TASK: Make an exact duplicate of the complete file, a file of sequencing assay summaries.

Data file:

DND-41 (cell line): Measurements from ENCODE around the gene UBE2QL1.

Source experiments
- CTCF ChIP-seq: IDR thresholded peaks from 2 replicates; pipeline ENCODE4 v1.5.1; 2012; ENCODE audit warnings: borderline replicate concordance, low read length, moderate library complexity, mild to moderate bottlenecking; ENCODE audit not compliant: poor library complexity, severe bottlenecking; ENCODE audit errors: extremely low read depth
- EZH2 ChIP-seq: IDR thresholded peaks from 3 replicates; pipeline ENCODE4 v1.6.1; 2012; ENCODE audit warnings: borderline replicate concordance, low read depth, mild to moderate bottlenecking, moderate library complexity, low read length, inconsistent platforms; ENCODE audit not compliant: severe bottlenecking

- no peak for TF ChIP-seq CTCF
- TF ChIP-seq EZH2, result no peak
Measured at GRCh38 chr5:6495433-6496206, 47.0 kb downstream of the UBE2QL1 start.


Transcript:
DND-41 (cell line): Measurements from ENCODE around the gene UBE2QL1.

Source experiments
- CTCF ChIP-seq: IDR thresholded peaks from 2 replicates; pipeline ENCODE4 v1.5.1; 2012; ENCODE audit warnings: borderline replicate concordance, low read length, moderate library complexity, mild to moderate bottlenecking; ENCODE audit not compliant: poor library complexity, severe bottlenecking; ENCODE audit errors: extremely low read depth
- EZH2 ChIP-seq: IDR thresholded peaks from 3 replicates; pipeline ENCODE4 v1.6.1; 2012; ENCODE audit warnings: borderline replicate concordance, low read depth, mild to moderate bottlenecking, moderate library complexity, low read length, inconsistent platforms; ENCODE audit not compliant: severe bottlenecking

- no peak for TF ChIP-seq CTCF
- TF ChIP-seq EZH2, result no peak
Measured at GRCh38 chr5:6495433-6496206, 47.0 kb downstream of the UBE2QL1 start.